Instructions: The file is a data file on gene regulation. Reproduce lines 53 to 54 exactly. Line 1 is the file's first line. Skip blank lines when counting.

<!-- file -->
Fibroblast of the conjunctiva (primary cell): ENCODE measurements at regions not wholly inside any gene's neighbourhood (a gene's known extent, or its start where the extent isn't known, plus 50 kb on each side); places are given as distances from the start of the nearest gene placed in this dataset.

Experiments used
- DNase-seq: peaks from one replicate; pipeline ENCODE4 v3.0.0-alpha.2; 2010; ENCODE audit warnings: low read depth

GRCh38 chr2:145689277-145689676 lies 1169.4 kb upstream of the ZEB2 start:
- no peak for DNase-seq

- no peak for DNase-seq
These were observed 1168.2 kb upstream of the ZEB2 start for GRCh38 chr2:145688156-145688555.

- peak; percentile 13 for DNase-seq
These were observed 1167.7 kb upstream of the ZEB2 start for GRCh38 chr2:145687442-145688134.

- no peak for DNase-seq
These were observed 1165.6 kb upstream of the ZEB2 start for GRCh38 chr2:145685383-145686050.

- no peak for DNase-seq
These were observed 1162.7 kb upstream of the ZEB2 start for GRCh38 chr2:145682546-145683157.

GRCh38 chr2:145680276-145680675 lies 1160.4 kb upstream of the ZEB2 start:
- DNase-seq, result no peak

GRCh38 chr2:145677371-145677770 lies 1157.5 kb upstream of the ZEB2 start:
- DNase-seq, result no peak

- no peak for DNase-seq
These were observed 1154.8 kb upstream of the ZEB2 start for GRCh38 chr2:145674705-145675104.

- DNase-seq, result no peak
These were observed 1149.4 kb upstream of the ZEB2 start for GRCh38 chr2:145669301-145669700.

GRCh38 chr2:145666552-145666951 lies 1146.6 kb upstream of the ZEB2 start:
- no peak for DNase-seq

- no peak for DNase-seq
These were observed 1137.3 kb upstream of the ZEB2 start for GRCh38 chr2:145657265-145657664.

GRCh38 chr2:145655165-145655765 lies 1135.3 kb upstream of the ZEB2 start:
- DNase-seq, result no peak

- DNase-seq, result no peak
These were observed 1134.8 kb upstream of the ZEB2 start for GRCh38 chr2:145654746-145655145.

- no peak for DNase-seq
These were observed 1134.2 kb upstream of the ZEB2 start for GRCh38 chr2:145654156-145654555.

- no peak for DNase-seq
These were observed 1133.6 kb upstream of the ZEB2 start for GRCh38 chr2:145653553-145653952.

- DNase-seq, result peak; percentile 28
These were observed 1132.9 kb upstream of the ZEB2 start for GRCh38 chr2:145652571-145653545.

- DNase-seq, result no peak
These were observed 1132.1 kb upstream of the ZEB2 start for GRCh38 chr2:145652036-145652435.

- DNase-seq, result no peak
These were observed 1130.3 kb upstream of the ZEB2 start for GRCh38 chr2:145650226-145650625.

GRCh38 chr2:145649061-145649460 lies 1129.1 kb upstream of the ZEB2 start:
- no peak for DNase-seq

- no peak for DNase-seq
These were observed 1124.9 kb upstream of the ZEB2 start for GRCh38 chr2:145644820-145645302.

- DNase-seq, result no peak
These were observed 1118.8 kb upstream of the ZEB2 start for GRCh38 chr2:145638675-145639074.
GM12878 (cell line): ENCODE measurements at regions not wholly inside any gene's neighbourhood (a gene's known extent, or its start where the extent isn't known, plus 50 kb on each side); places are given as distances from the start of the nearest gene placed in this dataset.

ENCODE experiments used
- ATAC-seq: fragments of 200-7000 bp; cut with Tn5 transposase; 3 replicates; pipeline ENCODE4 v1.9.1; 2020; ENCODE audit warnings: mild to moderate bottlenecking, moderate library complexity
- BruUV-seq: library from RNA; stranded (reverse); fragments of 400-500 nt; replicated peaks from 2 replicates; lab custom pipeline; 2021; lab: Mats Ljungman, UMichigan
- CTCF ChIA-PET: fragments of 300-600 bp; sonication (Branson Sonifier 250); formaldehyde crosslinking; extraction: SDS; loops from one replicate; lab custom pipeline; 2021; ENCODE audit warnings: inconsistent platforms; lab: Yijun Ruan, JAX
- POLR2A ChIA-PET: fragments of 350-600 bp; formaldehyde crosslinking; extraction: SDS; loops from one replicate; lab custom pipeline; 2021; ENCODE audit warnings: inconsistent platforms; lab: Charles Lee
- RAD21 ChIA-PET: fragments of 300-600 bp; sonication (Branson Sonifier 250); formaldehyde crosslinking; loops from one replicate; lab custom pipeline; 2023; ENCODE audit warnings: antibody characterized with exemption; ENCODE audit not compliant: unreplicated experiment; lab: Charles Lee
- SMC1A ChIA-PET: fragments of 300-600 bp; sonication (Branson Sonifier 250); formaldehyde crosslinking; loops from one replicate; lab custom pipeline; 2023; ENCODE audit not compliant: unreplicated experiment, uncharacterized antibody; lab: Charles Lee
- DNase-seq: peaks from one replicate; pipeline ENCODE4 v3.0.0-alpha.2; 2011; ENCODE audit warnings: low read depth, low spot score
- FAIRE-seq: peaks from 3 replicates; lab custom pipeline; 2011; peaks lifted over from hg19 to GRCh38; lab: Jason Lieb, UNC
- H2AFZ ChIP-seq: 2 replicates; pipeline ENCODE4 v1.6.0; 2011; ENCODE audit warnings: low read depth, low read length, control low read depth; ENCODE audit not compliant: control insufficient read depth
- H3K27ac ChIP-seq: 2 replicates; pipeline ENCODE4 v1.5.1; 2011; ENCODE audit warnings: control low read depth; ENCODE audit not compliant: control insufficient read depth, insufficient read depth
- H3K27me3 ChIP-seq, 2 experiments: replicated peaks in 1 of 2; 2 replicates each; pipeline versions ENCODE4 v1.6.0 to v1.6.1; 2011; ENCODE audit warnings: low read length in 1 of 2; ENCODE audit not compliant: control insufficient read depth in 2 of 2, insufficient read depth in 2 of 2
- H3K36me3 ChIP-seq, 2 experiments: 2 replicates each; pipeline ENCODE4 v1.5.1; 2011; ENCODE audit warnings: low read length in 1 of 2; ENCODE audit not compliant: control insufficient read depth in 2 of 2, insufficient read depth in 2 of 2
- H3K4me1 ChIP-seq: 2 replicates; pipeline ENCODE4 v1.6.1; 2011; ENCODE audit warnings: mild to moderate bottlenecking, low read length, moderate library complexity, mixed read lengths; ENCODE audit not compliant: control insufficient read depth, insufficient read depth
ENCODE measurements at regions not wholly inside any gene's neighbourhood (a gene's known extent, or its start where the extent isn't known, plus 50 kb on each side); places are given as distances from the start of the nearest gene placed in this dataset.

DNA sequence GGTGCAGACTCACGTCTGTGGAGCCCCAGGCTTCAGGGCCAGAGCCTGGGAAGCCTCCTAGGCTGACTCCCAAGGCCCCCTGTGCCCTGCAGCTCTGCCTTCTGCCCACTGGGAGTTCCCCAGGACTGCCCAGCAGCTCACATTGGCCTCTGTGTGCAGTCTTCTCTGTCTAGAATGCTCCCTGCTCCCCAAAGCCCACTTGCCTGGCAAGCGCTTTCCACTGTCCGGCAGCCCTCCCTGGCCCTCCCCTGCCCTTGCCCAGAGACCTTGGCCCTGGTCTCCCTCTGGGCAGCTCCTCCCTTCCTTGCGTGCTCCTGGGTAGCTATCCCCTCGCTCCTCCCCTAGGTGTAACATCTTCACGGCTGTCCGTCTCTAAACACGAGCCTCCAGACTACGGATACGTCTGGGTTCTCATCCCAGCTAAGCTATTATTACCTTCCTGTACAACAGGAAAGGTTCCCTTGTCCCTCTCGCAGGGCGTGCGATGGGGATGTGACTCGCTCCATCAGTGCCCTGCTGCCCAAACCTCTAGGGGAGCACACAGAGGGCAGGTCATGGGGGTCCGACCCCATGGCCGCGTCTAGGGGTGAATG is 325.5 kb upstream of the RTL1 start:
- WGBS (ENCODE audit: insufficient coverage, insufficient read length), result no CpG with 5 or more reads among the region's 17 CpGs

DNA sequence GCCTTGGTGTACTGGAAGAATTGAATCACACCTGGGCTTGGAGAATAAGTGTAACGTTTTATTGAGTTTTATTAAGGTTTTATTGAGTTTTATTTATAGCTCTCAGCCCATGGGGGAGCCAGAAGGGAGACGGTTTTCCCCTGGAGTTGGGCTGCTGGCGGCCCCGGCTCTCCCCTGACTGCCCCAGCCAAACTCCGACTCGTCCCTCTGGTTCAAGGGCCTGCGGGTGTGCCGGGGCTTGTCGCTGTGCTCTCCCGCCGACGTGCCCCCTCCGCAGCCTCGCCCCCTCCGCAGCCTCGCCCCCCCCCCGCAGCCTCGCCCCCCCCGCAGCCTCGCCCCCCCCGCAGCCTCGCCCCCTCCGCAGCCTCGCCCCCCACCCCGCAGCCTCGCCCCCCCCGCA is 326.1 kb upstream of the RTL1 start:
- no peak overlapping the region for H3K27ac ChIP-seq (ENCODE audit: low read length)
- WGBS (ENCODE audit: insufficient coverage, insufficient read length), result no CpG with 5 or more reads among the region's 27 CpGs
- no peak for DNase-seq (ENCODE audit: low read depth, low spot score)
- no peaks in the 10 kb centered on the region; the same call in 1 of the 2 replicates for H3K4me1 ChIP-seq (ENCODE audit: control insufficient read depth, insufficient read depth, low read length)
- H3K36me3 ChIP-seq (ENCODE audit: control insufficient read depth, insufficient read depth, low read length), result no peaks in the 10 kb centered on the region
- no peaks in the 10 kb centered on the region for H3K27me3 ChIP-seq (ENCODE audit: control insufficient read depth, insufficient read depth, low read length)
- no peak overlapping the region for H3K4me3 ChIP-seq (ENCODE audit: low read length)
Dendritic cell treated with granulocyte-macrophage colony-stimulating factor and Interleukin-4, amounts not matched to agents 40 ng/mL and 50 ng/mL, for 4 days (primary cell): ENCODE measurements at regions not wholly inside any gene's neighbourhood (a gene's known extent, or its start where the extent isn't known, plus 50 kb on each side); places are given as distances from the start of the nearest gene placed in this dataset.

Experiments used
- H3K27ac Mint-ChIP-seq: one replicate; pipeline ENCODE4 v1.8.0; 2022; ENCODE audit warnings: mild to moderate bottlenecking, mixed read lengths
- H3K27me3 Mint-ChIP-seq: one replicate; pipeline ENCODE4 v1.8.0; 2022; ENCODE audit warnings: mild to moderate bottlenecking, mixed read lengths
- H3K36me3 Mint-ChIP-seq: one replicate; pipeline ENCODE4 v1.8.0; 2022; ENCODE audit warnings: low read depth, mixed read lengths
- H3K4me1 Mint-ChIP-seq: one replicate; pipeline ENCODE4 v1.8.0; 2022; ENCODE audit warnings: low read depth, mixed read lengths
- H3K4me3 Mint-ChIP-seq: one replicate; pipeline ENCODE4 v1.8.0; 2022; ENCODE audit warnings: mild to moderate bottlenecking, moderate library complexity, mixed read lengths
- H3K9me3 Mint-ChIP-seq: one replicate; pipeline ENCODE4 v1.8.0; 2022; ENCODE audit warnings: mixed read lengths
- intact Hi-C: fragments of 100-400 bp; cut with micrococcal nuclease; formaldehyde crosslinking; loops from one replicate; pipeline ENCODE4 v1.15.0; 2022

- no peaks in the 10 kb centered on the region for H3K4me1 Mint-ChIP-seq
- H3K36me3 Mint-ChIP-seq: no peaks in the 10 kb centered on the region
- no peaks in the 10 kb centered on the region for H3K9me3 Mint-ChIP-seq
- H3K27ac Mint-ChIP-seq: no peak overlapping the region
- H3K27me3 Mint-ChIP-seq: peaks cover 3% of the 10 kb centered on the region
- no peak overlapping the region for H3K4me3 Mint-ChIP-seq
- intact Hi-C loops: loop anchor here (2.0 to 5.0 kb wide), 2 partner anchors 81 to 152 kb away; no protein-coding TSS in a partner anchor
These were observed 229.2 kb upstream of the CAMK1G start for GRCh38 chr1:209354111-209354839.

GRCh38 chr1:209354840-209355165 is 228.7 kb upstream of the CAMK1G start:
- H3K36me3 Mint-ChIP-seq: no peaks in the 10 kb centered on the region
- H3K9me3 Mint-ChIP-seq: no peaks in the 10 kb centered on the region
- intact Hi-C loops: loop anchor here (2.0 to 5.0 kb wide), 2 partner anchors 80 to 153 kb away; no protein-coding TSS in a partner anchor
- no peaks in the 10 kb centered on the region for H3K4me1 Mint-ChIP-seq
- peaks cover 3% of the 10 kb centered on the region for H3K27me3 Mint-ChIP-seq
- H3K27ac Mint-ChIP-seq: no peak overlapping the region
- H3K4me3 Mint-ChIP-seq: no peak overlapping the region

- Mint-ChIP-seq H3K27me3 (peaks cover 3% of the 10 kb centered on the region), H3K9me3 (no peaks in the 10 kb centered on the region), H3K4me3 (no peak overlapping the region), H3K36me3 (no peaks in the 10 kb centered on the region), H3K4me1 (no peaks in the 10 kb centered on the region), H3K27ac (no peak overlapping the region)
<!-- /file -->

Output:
- SMC1A ChIA-PET: fragments of 300-600 bp; sonication (Branson Sonifier 250); formaldehyde crosslinking; loops from one replicate; lab custom pipeline; 2023; ENCODE audit not compliant: unreplicated experiment, uncharacterized antibody; lab: Charles Lee
- DNase-seq: peaks from one replicate; pipeline ENCODE4 v3.0.0-alpha.2; 2011; ENCODE audit warnings: low read depth, low spot score